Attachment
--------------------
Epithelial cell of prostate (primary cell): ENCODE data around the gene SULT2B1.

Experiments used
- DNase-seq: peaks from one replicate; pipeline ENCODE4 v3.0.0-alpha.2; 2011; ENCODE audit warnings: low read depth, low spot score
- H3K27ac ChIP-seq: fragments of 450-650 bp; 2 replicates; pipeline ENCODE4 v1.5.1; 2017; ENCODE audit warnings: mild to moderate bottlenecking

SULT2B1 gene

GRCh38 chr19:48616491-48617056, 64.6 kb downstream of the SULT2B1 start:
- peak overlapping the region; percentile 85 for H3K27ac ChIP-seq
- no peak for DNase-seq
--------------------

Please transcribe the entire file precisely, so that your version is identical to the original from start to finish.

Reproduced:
Epithelial cell of prostate (primary cell): ENCODE data around the gene SULT2B1.

Experiments used
- DNase-seq: peaks from one replicate; pipeline ENCODE4 v3.0.0-alpha.2; 2011; ENCODE audit warnings: low read depth, low spot score
- H3K27ac ChIP-seq: fragments of 450-650 bp; 2 replicates; pipeline ENCODE4 v1.5.1; 2017; ENCODE audit warnings: mild to moderate bottlenecking

SULT2B1 gene

GRCh38 chr19:48616491-48617056, 64.6 kb downstream of the SULT2B1 start:
- peak overlapping the region; percentile 85 for H3K27ac ChIP-seq
- no peak for DNase-seq